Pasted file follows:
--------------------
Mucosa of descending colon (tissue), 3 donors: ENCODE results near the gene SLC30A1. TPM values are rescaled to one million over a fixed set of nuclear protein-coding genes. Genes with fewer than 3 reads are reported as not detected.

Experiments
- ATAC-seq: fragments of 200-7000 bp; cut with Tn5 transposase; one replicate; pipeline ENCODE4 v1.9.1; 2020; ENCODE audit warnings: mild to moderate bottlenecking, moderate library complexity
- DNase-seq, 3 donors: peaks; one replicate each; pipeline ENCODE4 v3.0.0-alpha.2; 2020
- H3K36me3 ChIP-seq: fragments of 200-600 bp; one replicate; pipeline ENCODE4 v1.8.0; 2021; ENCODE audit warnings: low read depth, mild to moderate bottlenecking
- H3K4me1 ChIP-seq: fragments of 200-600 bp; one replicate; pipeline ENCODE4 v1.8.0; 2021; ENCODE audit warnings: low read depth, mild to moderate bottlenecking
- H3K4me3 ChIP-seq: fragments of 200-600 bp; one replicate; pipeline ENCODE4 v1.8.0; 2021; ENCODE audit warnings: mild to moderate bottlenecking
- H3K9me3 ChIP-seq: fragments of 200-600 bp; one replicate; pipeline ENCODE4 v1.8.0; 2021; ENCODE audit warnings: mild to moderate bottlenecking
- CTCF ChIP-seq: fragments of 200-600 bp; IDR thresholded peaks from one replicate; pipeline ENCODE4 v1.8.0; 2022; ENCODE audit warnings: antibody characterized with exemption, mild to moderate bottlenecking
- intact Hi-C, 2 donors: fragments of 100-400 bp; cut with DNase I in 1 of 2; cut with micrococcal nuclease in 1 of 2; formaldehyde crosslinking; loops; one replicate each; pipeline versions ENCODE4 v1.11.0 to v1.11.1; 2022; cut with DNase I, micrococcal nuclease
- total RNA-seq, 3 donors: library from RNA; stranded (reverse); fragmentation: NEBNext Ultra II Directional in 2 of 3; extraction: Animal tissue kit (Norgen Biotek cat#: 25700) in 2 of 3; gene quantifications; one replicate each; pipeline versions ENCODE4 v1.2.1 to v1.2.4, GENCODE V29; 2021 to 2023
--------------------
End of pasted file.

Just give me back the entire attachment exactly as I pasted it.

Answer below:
Mucosa of descending colon (tissue), 3 donors: ENCODE results near the gene SLC30A1. TPM values are rescaled to one million over a fixed set of nuclear protein-coding genes. Genes with fewer than 3 reads are reported as not detected.

Experiments
- ATAC-seq: fragments of 200-7000 bp; cut with Tn5 transposase; one replicate; pipeline ENCODE4 v1.9.1; 2020; ENCODE audit warnings: mild to moderate bottlenecking, moderate library complexity
- DNase-seq, 3 donors: peaks; one replicate each; pipeline ENCODE4 v3.0.0-alpha.2; 2020
- H3K36me3 ChIP-seq: fragments of 200-600 bp; one replicate; pipeline ENCODE4 v1.8.0; 2021; ENCODE audit warnings: low read depth, mild to moderate bottlenecking
- H3K4me1 ChIP-seq: fragments of 200-600 bp; one replicate; pipeline ENCODE4 v1.8.0; 2021; ENCODE audit warnings: low read depth, mild to moderate bottlenecking
- H3K4me3 ChIP-seq: fragments of 200-600 bp; one replicate; pipeline ENCODE4 v1.8.0; 2021; ENCODE audit warnings: mild to moderate bottlenecking
- H3K9me3 ChIP-seq: fragments of 200-600 bp; one replicate; pipeline ENCODE4 v1.8.0; 2021; ENCODE audit warnings: mild to moderate bottlenecking
- CTCF ChIP-seq: fragments of 200-600 bp; IDR thresholded peaks from one replicate; pipeline ENCODE4 v1.8.0; 2022; ENCODE audit warnings: antibody characterized with exemption, mild to moderate bottlenecking
- intact Hi-C, 2 donors: fragments of 100-400 bp; cut with DNase I in 1 of 2; cut with micrococcal nuclease in 1 of 2; formaldehyde crosslinking; loops; one replicate each; pipeline versions ENCODE4 v1.11.0 to v1.11.1; 2022; cut with DNase I, micrococcal nuclease
- total RNA-seq, 3 donors: library from RNA; stranded (reverse); fragmentation: NEBNext Ultra II Directional in 2 of 3; extraction: Animal tissue kit (Norgen Biotek cat#: 25700) in 2 of 3; gene quantifications; one replicate each; pipeline versions ENCODE4 v1.2.1 to v1.2.4, GENCODE V29; 2021 to 2023